Welcome to the first interview in my “Writers tell Lies for Fun and Profit” series. The long explanation for what’s going on is here. The short version is this: I ask boring questions and get entertaining lies in return.
This time around we’ve got an interview with Alex Shvartsman, the man behind the upcoming Unidentified Funny Objects anthology. The table of contents already includes Jake Kerr, Mike Resnick and Jennifer Pelland. I have to confess, I’m a little frightened of what a humor piece from Pelland looks like, but in the “going to have to get my hands on it and see for myself” sort of way.
That’s it for intro. Make sure to
taunt harass interrogate Alex further in the comments.
What sparked your interest in putting together an anthology of humorous fiction?
There I was, juggling a full time job, family, and a fledgling career as a science fiction writer, but something was still missing. So I wondered – how can I commit myself to an insanely time-consuming project that is extremely unlikely to turn a profit and yet is guaranteed to cut deeply into my long-standing hobby of sleeping for at least six hours a night? Launching a pro-paying indie anthology was the obvious answer, so I went ahead and did that.
Why were you the right person to spearhead this project?
Why, what have you heard? Is this about me ruling over a death panel of Nazgul-like associate editors with an iron fist? Retaliating to the really bad submissions by sending the writers my own trunked stories? Sending out personal rejections in three codas and a poem? Allowing slush readers to compose epic poetry about the submissions? You shouldn’t believe all the things you read on the Internet.
No, I only became an editor because I met all the qualifying criteria: chiseled good looks, ability to read at or above fifth grade level, a +3 modifier to a saving throw roll against brain damage caused by reading the worst of the slush, and the mean streak required to crush so many hopes and dreams of aspiring writers on the daily basis.
What’s the most unexpected thing to happen since you started work on UFO?
People gave me money.
A couple of weeks ago I launched a Kickstarter campaign for Unidentified Funny Objects, hoping to raise an additional $5,000 in order to buy more stories, spend some dough on advertising, and avoid eating Ramen noodles for the next year in order to cover all the costs of putting together this book on my own.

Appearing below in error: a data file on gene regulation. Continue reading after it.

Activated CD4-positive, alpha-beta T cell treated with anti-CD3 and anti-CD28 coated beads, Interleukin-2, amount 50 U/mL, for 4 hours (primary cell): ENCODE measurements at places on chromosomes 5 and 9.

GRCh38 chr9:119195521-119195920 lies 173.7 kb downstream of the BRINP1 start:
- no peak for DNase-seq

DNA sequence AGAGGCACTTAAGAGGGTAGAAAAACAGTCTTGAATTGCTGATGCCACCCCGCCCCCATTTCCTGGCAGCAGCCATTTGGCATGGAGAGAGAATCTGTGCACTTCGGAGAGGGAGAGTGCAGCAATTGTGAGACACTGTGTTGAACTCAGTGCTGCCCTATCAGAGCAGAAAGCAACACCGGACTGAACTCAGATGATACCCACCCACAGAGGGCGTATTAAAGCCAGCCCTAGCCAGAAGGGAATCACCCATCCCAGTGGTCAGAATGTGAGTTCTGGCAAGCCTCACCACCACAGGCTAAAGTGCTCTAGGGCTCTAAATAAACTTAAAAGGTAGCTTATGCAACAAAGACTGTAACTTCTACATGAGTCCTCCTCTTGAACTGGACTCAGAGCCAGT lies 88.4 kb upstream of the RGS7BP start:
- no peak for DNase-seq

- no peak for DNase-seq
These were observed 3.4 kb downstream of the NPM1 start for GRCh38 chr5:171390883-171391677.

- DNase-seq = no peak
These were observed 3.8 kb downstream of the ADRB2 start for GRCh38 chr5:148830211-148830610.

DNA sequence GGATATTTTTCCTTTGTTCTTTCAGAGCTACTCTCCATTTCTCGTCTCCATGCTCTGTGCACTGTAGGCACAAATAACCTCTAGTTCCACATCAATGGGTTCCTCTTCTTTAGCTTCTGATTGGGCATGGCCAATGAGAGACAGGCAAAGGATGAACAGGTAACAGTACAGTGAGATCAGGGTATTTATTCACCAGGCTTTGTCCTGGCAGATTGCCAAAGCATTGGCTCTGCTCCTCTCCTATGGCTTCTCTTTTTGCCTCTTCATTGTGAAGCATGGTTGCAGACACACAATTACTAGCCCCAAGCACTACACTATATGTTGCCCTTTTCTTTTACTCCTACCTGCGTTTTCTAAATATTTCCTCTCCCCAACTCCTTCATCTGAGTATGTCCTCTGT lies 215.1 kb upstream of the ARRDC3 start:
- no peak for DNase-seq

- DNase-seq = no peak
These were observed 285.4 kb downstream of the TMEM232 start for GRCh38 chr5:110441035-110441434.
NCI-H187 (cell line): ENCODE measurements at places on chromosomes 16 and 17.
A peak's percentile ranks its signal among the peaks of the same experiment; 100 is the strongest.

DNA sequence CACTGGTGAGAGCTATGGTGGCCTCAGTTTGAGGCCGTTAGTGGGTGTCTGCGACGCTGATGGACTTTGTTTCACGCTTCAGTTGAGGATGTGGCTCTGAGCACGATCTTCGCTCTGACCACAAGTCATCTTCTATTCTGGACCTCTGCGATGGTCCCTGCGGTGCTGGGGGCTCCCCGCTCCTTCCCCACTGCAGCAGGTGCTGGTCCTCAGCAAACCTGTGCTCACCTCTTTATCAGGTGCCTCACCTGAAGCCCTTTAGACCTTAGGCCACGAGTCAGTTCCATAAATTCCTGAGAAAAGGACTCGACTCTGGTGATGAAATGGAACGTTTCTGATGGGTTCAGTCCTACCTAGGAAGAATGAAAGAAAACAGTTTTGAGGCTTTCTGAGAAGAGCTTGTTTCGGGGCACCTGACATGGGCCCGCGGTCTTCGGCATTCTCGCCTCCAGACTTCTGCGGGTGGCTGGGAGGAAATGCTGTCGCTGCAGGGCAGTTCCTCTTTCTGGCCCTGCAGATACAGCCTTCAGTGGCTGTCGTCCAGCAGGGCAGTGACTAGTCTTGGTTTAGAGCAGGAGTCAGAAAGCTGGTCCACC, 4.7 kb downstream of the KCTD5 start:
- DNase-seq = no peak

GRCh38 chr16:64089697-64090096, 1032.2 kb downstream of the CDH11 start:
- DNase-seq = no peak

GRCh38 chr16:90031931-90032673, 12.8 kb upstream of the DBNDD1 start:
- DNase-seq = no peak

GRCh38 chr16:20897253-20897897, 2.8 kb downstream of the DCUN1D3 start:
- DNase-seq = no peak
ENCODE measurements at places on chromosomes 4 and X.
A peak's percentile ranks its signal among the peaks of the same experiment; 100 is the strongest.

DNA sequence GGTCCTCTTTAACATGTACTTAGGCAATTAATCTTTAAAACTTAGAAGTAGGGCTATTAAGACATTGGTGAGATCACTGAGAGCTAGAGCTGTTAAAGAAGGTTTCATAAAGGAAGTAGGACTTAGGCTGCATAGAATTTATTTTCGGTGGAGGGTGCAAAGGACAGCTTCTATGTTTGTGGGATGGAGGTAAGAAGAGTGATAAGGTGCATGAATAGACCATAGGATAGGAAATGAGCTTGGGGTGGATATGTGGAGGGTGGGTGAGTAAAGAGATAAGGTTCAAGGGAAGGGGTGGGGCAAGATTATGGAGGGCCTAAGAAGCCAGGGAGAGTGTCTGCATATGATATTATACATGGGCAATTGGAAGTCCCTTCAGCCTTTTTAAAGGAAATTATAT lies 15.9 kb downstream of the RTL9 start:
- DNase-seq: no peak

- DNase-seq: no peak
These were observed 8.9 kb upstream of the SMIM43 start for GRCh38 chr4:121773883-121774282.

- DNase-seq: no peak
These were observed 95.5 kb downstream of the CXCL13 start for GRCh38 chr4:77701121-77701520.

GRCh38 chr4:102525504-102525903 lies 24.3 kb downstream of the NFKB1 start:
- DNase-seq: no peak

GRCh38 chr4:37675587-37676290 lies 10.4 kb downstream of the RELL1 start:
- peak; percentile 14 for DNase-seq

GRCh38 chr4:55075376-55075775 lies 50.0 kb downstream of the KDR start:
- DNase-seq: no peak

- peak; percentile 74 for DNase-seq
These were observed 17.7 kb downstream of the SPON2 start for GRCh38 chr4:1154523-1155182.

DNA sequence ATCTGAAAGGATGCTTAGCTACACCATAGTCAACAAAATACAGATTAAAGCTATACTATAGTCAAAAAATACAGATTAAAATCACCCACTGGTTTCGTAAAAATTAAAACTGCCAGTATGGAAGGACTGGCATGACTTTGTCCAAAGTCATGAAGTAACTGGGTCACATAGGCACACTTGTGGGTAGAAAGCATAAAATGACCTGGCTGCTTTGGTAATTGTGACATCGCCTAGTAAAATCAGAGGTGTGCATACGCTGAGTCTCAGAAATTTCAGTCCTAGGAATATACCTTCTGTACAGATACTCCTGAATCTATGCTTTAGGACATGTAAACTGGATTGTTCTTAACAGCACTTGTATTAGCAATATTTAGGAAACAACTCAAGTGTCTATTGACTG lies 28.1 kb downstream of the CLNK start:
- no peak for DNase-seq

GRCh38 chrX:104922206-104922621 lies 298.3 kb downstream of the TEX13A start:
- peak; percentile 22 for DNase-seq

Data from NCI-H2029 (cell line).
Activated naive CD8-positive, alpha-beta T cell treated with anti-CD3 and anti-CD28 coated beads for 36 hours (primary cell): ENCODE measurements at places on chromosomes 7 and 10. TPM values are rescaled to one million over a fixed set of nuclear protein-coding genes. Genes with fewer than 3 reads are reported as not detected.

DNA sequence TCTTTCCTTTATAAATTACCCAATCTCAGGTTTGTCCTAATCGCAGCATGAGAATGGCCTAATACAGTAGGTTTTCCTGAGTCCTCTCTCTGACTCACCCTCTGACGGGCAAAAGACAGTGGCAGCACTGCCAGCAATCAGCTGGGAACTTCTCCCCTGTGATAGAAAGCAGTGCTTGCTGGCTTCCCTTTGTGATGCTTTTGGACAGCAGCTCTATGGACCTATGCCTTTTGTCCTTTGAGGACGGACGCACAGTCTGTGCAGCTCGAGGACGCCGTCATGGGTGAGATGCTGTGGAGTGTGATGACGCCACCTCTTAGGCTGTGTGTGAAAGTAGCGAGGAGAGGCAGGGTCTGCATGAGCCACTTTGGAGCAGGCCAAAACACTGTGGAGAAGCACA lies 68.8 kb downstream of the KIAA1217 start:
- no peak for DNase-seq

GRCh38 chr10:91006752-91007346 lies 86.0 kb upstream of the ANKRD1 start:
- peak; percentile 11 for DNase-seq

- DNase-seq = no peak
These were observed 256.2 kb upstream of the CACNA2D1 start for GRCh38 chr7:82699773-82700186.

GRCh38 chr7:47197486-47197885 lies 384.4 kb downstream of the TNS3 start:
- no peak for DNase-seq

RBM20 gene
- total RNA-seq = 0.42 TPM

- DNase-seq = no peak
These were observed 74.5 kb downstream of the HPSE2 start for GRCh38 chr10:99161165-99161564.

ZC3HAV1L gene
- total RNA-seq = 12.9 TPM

And people actually gave me money. Turns out, I am not the only one who thinks that an anthology of humorous SF/F is something the world needs. As of the time I’m typing these words over 60 amazing individuals pledged nearly $1800 toward funding UFO.
Of course, Kickstarter is a harsh mistress. The way they have things set up is, if the project doesn’t reach its funding goal then I get nothing. Not even a consolation prize. So here I am, asking people to pre-order the book via Kickstarter (or check out other fine rewards I’m offering). Because I really dislike eating Ramen noodles.
What advice do you have for other people who might be interested in doing similar projects?
Lie down. After a little while, your desire to do this might go away.
If it doesn’t go away then make damn sure that you surround yourself with awesome people who can help you before you start, because it’s too great an undertaking to carry out on your own.
Treat writers well by offering them a courtesy of reasonable pay, fair contract, and fast response times. There are many awesome anthology concepts out there, but some publishers don’t want to pay much of anything, want podcast and movie rights thrown in for free, and expect each of their contributors to make them a sandwich. Me? I pay pro rates, respond to submissions in a day or two, and use a clear, short contract that favors the writer. I still want the sandwich though.
Make sure you’re able to fund the project ahead of time. In order to obtain sufficient monies you could release a jinn from the bottle, use alchemy to convert led into gold, build a time machine and bet on yesterday’s horse races, or merry and subsequently divorce a Kardashian. But if you really love your project idea, go for it. I can personally vouch that editing an anthology is an absolute blast. Even if it is expensive. But you know what’s not expensive?
Supporting an awesome anthology you will want to read anyway on Kickstarter. Go on, try it. I will even make it easier for you by giving you a large button to click: